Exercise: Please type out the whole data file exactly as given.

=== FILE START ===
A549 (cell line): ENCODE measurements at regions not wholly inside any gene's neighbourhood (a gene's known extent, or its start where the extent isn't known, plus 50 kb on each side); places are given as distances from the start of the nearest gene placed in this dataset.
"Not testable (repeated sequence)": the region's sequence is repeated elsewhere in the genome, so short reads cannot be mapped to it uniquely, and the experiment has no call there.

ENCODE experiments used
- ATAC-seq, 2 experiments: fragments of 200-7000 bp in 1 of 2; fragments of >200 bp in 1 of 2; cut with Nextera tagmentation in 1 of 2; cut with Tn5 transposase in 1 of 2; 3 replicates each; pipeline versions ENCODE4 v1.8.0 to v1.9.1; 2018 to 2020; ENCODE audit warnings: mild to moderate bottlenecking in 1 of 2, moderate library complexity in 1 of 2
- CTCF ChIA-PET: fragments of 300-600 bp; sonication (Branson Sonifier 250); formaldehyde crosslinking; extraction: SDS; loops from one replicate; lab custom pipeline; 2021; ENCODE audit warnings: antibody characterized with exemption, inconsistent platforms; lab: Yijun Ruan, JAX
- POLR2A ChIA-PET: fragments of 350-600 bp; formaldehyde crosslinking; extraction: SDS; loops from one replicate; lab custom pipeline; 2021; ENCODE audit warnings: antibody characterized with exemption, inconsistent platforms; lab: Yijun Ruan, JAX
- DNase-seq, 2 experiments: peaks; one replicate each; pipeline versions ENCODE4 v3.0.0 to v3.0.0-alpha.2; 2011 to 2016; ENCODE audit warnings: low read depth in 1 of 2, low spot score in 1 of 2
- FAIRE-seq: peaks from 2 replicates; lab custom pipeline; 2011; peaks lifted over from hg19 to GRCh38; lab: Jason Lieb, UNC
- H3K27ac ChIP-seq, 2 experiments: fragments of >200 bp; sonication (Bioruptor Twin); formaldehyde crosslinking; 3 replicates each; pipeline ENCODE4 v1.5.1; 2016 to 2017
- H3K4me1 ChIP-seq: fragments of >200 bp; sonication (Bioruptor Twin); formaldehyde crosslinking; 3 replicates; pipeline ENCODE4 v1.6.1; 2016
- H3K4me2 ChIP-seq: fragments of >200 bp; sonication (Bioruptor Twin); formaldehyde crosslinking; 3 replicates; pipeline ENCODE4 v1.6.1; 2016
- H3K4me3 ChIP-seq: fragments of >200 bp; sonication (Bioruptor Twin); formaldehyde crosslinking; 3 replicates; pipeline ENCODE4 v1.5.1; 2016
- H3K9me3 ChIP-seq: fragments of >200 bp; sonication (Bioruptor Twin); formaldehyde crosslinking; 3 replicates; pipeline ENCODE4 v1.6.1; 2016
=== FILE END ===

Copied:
A549 (cell line): ENCODE measurements at regions not wholly inside any gene's neighbourhood (a gene's known extent, or its start where the extent isn't known, plus 50 kb on each side); places are given as distances from the start of the nearest gene placed in this dataset.
"Not testable (repeated sequence)": the region's sequence is repeated elsewhere in the genome, so short reads cannot be mapped to it uniquely, and the experiment has no call there.

ENCODE experiments used
- ATAC-seq, 2 experiments: fragments of 200-7000 bp in 1 of 2; fragments of >200 bp in 1 of 2; cut with Nextera tagmentation in 1 of 2; cut with Tn5 transposase in 1 of 2; 3 replicates each; pipeline versions ENCODE4 v1.8.0 to v1.9.1; 2018 to 2020; ENCODE audit warnings: mild to moderate bottlenecking in 1 of 2, moderate library complexity in 1 of 2
- CTCF ChIA-PET: fragments of 300-600 bp; sonication (Branson Sonifier 250); formaldehyde crosslinking; extraction: SDS; loops from one replicate; lab custom pipeline; 2021; ENCODE audit warnings: antibody characterized with exemption, inconsistent platforms; lab: Yijun Ruan, JAX
- POLR2A ChIA-PET: fragments of 350-600 bp; formaldehyde crosslinking; extraction: SDS; loops from one replicate; lab custom pipeline; 2021; ENCODE audit warnings: antibody characterized with exemption, inconsistent platforms; lab: Yijun Ruan, JAX
- DNase-seq, 2 experiments: peaks; one replicate each; pipeline versions ENCODE4 v3.0.0 to v3.0.0-alpha.2; 2011 to 2016; ENCODE audit warnings: low read depth in 1 of 2, low spot score in 1 of 2
- FAIRE-seq: peaks from 2 replicates; lab custom pipeline; 2011; peaks lifted over from hg19 to GRCh38; lab: Jason Lieb, UNC
- H3K27ac ChIP-seq, 2 experiments: fragments of >200 bp; sonication (Bioruptor Twin); formaldehyde crosslinking; 3 replicates each; pipeline ENCODE4 v1.5.1; 2016 to 2017
- H3K4me1 ChIP-seq: fragments of >200 bp; sonication (Bioruptor Twin); formaldehyde crosslinking; 3 replicates; pipeline ENCODE4 v1.6.1; 2016
- H3K4me2 ChIP-seq: fragments of >200 bp; sonication (Bioruptor Twin); formaldehyde crosslinking; 3 replicates; pipeline ENCODE4 v1.6.1; 2016
- H3K4me3 ChIP-seq: fragments of >200 bp; sonication (Bioruptor Twin); formaldehyde crosslinking; 3 replicates; pipeline ENCODE4 v1.5.1; 2016
- H3K9me3 ChIP-seq: fragments of >200 bp; sonication (Bioruptor Twin); formaldehyde crosslinking; 3 replicates; pipeline ENCODE4 v1.6.1; 2016